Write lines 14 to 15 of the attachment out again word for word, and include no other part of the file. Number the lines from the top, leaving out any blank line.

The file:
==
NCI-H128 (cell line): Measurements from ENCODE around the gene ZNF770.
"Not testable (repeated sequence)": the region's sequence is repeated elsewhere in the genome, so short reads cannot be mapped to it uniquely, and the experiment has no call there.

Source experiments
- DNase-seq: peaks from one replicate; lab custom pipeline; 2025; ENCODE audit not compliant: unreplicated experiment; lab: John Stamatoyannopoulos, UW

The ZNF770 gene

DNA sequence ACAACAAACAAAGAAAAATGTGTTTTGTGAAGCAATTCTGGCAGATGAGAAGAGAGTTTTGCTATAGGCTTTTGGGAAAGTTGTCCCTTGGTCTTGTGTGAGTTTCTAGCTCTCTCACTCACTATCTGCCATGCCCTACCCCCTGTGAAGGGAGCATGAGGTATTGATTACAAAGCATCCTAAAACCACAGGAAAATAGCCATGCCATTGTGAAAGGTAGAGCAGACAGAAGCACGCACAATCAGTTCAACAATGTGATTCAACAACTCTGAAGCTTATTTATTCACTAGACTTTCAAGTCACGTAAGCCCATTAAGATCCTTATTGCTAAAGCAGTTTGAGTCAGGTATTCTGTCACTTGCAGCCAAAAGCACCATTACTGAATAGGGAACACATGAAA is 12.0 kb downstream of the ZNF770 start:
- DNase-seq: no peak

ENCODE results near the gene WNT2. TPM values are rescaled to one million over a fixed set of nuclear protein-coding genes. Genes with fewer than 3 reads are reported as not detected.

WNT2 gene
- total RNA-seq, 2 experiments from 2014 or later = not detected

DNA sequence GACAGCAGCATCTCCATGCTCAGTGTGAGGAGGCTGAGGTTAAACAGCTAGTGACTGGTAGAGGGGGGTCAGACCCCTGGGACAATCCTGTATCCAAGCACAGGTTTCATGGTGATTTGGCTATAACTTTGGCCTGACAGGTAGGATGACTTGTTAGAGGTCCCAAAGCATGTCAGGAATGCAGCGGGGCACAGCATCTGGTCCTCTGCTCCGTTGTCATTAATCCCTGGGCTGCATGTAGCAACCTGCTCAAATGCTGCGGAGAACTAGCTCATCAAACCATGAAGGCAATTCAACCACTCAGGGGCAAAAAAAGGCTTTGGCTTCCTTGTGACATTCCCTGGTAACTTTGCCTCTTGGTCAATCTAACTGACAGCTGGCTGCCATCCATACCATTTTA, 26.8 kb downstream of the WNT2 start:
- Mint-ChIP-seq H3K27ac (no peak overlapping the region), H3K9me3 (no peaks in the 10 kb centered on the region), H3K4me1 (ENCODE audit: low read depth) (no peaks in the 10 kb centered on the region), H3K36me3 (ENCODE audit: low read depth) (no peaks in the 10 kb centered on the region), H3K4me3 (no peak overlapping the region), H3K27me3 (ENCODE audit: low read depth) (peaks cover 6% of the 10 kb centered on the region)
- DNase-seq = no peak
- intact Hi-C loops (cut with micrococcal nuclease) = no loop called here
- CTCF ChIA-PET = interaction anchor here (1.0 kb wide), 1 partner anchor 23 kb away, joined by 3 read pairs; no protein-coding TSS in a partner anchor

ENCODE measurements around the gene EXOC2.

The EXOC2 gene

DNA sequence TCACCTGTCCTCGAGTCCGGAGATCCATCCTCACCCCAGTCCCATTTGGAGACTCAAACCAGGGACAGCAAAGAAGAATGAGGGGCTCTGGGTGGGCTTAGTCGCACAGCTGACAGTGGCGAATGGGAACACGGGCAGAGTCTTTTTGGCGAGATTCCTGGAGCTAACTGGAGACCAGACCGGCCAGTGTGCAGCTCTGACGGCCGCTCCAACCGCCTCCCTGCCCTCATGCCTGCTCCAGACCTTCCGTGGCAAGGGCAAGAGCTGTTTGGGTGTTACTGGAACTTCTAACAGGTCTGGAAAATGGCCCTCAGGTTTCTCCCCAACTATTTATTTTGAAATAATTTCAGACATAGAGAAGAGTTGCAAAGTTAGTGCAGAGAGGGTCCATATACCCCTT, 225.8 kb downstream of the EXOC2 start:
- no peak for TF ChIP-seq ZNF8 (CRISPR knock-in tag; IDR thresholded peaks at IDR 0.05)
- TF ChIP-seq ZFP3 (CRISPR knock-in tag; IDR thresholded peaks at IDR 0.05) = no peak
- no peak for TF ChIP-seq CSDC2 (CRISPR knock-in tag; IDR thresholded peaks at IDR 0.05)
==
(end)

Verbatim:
- intact Hi-C loops (cut with micrococcal nuclease) = no loop called here
- CTCF ChIA-PET = interaction anchor here (1.0 kb wide), 1 partner anchor 23 kb away, joined by 3 read pairs; no protein-coding TSS in a partner anchor